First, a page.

For a long time, the primary appeal of many quick-serve restaurants chains lay in their ability to pump out moderately tasty meals extremely rapidly. Speed, however, seems to be less of a top concern as the leaders in this space have raised their quality standards -- and with them, consumers' expectations.
Nearly 11,500 people weighed in on their favorite chains for Market Force Information's annual survey on QSRs. The report ranked consumers' favorites across five categories: burgers, chicken, Mexican, sandwiches, and pizza.
"In this year's study, we saw that scores on the Composite Loyalty Index for QSR brands across all categories declined from last year," said Market Force Chief Customer Officer Brad Christian in a press release. "We attribute this to two factors: consumer expectations of the QSR experience are rising, and, in many cases, execution at these restaurants is declining.
And the winners are...
None of the category winners is the biggest player in its segment. While four of the five are nationally well known, they are also brands that you could argue have a bit of a cult-like following.
That's certainly true of In-N-Out, which won for burger chain, and Chick-fil-A, which took the top spot in chicken. Mexican winner Chipotle (CMG 1.56%) certainly once had that sort of cachet, and its top placement is a strong sign that its comeback has taken hold. Sandwich winner Wawa is a regional player, but it has a strong reputation as a convenience store that offers quality, handmade food. However, it's Pizza Ranch that may be the biggest surprise on the list, given that it has a mere 200 locations across 13 states.
"As our research continues to show, delighting guests by providing an exceptional customer experience is a key differentiator in an incredibly competitive environment," Christian said.
In-N-Out took the top spot for the second year in a row. It was followed by Culver's in second and Five Guys in third. In-N-Out also received the highest scores across all QSR food categories studied, making it America's favorite QSR across the board.
Bigger brands did not do as well. Restaurant Brands International's Burger King, Jack in the Box and McDonald's ranked lowest among the 13 burger chains in the survey.
Wawa's win is a bit historic: It's the first time a convenience store has taken the top spot in the category. That may be bad news for traditional sandwich shops, as the chain has been expanding quickly, and its customers can fill up their gas tanks (usually at very competitive fuel prices) while waiting for their food to be made to order.
Also worth noting is that Wawa jumped five spots from last year. To win, it displaced 2017 victor Firehouse Subs, which slipped to second place this year. Jersey Mike's came third, followed by Jimmy John's, Jason's Deli and McAlister's Deli.
Again, the biggest names did not perform as well. Arby's came in last in nearly all of the measured categories.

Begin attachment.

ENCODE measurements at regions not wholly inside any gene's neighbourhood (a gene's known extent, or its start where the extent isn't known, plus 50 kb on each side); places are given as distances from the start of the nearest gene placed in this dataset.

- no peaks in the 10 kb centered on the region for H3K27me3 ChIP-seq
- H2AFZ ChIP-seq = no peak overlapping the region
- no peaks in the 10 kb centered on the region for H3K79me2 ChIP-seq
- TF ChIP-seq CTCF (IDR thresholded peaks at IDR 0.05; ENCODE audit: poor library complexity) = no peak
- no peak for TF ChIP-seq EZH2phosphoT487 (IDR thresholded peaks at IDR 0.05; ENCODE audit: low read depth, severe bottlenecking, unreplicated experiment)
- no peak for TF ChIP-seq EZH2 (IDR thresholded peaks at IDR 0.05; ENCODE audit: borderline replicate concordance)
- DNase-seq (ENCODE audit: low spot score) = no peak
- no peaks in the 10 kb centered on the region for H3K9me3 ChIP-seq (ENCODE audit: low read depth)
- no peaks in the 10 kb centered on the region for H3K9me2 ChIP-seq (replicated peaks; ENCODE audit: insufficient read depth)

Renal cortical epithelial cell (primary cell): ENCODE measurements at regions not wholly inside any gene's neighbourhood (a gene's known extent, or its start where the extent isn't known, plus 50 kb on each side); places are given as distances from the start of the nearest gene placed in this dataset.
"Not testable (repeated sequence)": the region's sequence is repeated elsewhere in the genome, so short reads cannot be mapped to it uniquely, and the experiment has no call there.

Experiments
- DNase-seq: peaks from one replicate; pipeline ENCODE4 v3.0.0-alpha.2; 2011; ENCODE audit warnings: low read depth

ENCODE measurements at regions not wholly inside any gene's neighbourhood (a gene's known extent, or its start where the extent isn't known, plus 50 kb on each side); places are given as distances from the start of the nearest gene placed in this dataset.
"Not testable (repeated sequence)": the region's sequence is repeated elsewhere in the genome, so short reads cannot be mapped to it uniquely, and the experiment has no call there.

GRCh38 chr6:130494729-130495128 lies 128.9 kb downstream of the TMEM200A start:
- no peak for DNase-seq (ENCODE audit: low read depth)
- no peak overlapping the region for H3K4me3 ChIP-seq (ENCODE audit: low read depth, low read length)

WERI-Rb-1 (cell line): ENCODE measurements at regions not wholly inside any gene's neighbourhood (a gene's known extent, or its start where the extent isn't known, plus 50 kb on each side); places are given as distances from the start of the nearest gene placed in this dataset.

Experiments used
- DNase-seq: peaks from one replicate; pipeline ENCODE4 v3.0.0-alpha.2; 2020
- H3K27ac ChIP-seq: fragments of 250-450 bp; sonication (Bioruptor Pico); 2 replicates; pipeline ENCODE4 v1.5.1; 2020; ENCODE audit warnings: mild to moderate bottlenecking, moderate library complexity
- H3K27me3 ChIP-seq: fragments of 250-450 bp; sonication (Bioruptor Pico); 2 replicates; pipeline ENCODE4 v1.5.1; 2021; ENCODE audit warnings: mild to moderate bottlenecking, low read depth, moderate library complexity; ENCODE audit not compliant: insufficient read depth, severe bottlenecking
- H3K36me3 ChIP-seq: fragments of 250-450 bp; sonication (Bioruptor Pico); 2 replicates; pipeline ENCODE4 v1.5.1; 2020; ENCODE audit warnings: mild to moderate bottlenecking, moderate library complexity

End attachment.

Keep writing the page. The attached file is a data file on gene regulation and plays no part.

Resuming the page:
While Chipotle has struggled to win back customers since its E. coli outbreak more than two years ago, it took first place in the Market Force study both in 2017 and 2018. This year, it narrowly beat out second-place finisher El Pollo Loco, which overtook Moe's Southwest Grill, last year's runner-up. Qdoba came in fourth. And, as you might imagine based on the other categories' results, Yum! Brands' Taco Bell ranked at the bottom.
A smaller pizza
Clearly, respondents to this survey showed their love for smaller players, a pattern that's most evident in the pizza category. Pizza Ranch, which has fewer restaurants total than Domino's (NYSE: DPZ) has in South Korea alone, took the top rank. It was followed by Papa Murphy's in second, and last year's winner Marco's Pizza in third. Those lesser-known chains were followed by Domino's in fourth and Papa John's in fifth.
Chick-fil-A is a dynasty
Not only did Chick-fil-A win its category for the fourth straight year, it received the highest score across every category of the study except for "healthy options." Raising Cane's came in second, followed by Zaxby's and El Pollo Loco, which tied for third. Boston Market took the next spot followed, by RBI's Popeyes. Yum's KFC came in last of the 10 chains considered.
Convenience still matters
To rank on the study, a chain had to receive at least 2% of the total votes. That system allowed smaller brands to rank even though they likely were not mentioned by many of the respondents.
What's clear from this report is that the quick-serve market has room for disruption. Small chains like Pizza Ranch or In-n-Out can build a loyal audience -- but whether either can scale nationally and retain what makes customers love them remains to be seen.
Consumers clearly spend a lot of money at the biggest players, despite their poor rankings in this study. That suggests those chains could be vulnerable, but Domino's and McDonald's specifically have shown repeatedly that convenience and value can drive business, even when consumers aren't as in love with the food being served.